Egyptians face daily power cuts ahead of hot summer

The government had paused scheduled electricity disruptions during Ramadan and Eid Al Fitr

The Sun sets behind high-voltage power lines and electricity pylons at a highway northeast of Cairo, Egypt, September 15, 2018. REUTERS/Amr Abdallah Dalsh
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Egyptians faced electricity shortages this week after the government resumed daily power cuts in an attempt to save money.

The daily power cuts, lasting up to two hours between 11am and 5pm, resumed on Monday.

Authorities had suspended the interruption of supplies during Ramadan, which began on March 11, and the week-long Eid Al Fitr holiday that followed.

The cuts were first introduced last summer, the hottest on record, and returned in November after a brief pause.

The latest round is to continue at least through the summer, which is expected to be hotter than last year, when temperatures of at least 40ºC were routine, forcing most Egyptians to stay home and switch on their fans and air conditioners.

Signs suggest that this summer will be even hotter, with temperatures in mid-April unseasonably around 35ºC in Cairo.

Most Egyptians rely on electricity supplied by the state, unlike other countries in the region like Lebanon and Iraq where power shortages have left residents relying almost entirely on privately owned generators or those run by local businessmen who charge monthly for power.

“It’s hard to imagine an end to power cuts, which are only likely to intensify as energy consumption peaks in the summer,” said Riccardo Fabiano, project director for North Africa at the Brussels-based International Crisis Group.

“The outlook for the summer is quite pessimistic, with a potential intensification in power cuts or other measures to limit consumption.”

The government has been forced to resume the power cuts after facing pressure due to a slump in foreign currency revenue from two of Egypt’s main earners – Suez Canal transit fees and tourism, which have both been affected by the Gaza war and its fallout.

The government also cites a drop in production from its largest offshore natural gas field, Zohra.

The power cuts are described by the government as a small price to pay by Egyptians to save the nation’s precious foreign currency reserves, which are used to import fuel to fire up power stations as well as essential food items and industrial materials.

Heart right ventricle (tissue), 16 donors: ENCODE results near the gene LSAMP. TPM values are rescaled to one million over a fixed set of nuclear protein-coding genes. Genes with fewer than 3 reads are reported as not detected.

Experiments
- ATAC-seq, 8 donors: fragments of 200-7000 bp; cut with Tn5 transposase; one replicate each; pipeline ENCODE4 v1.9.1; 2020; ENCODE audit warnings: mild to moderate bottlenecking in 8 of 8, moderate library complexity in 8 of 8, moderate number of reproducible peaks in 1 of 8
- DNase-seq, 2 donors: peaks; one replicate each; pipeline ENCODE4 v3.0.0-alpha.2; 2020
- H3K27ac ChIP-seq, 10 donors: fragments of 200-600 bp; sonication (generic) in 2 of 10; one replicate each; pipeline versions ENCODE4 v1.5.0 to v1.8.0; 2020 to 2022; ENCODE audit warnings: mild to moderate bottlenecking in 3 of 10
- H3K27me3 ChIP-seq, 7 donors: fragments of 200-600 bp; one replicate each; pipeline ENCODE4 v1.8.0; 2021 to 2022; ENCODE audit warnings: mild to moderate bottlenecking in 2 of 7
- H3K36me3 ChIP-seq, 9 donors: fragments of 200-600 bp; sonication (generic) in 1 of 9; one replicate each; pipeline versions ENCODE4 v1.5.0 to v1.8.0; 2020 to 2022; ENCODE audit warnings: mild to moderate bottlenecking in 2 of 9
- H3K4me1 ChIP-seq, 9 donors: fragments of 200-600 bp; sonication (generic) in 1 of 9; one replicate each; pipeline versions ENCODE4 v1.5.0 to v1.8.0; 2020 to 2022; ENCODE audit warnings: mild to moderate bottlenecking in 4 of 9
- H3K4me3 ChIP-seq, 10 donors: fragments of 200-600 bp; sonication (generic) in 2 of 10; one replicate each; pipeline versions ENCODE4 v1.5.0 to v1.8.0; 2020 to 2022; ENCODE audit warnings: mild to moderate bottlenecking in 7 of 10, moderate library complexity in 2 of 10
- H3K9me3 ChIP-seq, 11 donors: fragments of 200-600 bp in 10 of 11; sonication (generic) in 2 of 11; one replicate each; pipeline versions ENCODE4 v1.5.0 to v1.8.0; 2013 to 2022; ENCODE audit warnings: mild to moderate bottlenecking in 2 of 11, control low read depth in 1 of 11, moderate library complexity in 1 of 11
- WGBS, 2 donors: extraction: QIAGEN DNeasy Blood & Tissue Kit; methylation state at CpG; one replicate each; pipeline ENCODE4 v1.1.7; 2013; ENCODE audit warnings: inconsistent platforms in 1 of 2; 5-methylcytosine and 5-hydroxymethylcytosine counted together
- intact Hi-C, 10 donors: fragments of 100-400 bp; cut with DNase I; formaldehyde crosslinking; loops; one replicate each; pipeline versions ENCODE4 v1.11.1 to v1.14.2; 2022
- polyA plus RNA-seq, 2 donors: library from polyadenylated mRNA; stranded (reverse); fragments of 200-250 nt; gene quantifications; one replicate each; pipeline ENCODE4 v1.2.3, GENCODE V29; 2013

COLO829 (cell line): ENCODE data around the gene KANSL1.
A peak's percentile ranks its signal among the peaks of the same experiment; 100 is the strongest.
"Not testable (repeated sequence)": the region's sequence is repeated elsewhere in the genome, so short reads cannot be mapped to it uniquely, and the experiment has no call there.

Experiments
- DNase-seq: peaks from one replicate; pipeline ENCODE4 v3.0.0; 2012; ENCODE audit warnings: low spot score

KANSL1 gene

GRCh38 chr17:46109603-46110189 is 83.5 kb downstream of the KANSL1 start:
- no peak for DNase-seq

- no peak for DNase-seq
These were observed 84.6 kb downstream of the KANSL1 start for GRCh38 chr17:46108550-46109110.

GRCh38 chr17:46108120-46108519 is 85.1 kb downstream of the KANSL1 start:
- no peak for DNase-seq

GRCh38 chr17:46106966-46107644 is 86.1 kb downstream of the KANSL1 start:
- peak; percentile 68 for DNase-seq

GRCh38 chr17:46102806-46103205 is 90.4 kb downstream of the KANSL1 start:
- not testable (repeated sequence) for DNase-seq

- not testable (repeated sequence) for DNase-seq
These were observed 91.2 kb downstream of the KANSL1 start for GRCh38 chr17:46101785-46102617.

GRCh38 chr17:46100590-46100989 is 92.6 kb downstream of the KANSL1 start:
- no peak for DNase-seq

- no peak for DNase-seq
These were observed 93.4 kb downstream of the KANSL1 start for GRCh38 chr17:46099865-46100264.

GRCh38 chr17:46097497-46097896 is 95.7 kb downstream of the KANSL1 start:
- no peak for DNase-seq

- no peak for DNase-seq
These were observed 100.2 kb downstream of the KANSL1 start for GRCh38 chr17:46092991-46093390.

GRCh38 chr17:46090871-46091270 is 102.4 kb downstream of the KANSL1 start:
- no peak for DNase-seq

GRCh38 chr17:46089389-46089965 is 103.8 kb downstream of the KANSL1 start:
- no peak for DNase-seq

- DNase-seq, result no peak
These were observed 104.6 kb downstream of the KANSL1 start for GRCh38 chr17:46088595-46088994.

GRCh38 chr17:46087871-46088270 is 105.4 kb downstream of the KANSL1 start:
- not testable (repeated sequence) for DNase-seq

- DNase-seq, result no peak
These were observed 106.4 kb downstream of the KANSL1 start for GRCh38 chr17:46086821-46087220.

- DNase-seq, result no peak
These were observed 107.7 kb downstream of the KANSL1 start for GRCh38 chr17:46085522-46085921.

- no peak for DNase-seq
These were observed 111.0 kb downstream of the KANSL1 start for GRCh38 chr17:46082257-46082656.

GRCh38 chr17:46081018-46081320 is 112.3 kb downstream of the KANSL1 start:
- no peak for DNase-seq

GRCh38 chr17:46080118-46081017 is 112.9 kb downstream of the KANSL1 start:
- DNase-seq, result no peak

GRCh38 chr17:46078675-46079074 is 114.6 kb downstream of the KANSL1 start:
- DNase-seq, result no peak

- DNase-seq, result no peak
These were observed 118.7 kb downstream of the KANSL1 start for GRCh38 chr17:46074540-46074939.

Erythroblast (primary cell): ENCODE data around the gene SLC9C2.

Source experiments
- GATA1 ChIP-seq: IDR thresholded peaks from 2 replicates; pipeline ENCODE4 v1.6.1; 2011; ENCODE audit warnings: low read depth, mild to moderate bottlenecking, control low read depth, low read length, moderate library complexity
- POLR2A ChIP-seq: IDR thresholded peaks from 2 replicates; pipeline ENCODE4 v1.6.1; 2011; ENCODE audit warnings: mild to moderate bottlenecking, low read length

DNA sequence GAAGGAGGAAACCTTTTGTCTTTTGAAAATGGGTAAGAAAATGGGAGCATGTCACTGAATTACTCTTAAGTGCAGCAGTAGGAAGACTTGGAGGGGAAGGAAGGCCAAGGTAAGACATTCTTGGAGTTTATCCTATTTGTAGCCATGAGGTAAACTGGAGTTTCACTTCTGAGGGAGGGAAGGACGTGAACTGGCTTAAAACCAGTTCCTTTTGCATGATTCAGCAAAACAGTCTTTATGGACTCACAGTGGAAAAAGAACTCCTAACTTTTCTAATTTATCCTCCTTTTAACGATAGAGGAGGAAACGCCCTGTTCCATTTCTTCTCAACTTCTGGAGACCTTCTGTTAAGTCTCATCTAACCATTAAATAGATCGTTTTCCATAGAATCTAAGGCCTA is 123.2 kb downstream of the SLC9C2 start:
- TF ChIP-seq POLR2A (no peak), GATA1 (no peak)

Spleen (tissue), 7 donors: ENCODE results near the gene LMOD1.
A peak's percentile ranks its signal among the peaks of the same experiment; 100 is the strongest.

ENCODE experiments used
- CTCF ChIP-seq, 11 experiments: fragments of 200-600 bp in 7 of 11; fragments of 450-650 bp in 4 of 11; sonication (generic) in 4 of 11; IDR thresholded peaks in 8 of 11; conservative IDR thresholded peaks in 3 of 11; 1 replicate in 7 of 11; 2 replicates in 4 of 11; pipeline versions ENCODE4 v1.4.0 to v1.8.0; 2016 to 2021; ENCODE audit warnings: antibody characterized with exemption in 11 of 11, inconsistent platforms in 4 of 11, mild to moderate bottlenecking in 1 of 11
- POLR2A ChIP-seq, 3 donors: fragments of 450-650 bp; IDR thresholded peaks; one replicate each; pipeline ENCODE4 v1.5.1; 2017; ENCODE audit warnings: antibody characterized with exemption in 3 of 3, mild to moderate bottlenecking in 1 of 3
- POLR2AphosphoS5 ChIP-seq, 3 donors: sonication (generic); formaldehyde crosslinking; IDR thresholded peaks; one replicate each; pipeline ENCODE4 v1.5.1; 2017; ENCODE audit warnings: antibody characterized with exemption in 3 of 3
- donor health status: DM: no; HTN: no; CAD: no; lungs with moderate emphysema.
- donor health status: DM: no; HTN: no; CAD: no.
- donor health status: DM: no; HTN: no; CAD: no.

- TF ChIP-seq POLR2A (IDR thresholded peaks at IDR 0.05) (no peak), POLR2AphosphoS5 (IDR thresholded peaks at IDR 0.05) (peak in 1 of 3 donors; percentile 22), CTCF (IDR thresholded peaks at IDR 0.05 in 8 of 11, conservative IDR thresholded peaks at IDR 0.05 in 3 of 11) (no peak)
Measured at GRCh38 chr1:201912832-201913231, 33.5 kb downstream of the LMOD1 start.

Last year, President Abdel Fattah El Sisi said the move saved the country a total of $300 million a month that his government would have, otherwise, spent on importing fuel for its power stations.

But Egyptians have criticised the return of power cuts. Most of Egypt's 106 million people are struggling financially as they deal with record inflation and a local currency that has been sharply devalued since 2022.

At the heart of the criticism is that Egyptians have been paying significantly more for electricity in the last few years because authorities have been gradually reducing state subsidies. The government says it continues to subsidise electricity for home use.

Many Egyptians are also dismayed that they are enduring power cuts in spring, when consumption is moderate compared to July and August.

Others say they had hoped the recent injection into Egypt's coffers of more than $50 billion in investment, aid and loans would have considerably eased the foreign currency crunch that has crippled the economy for close to two years and allowed sufficient fuel imports.

“By God, it’s so unfair to cut power for two hours every day and you [the government] lightly give that the nickname ‘lightening the load’,” wrote Amir Abdel Fetouh on X. “Isn’t it enough that we have to deal with high prices and the hardship citizens endure?”

Another critic called Ragy Afwallah said on X that he was “dying to know how many dollars they save when they cut electricity for two hours and whether it’s worth tarnishing Egypt’s image and humiliating everyone in it”.

To ensure sufficient supplies to operate its power stations in the summer, Cairo has recently started buying liquefied natural gas cargoes unusually early to avoid chronic interruptions that could fuel popular discontent, according to a Bloomberg News report.

The purchases have been made possible by Egypt's recent financial bailout but the downside is that they could threaten to sap foreign currency reserves as the country faces a sharp decline in Suez Canal revenue and less-than-anticipated tourist arrivals.

The LNG purchases mark a major shift for Egypt, which largely stopped importing the fuel in 2018 after the discovery of the massive Zohr gasfield boosted domestic production and turned the country into an exporter.

President El Sisi, who has adopted a hands-on approach to the economy since taking office in 2014, has been particularly proud of his government's investment in the local energy sector.

It has spent billions of dollars over the past decade on cutting-edge power stations, distribution networks and the rapidly expanding production of clean energy.

A year ago, he told Egyptians that the nation’s power production – estimated at about 48,000 megawatts – exceeded its needs by 20 per cent and that he was happy to export the surplus to energy-starved neighbours.

However, at the height of summer last year, local consumption peaked to 34,650MW, which is below the total output but still dangerously close.

Updated: April 18, 2024, 7:29 AM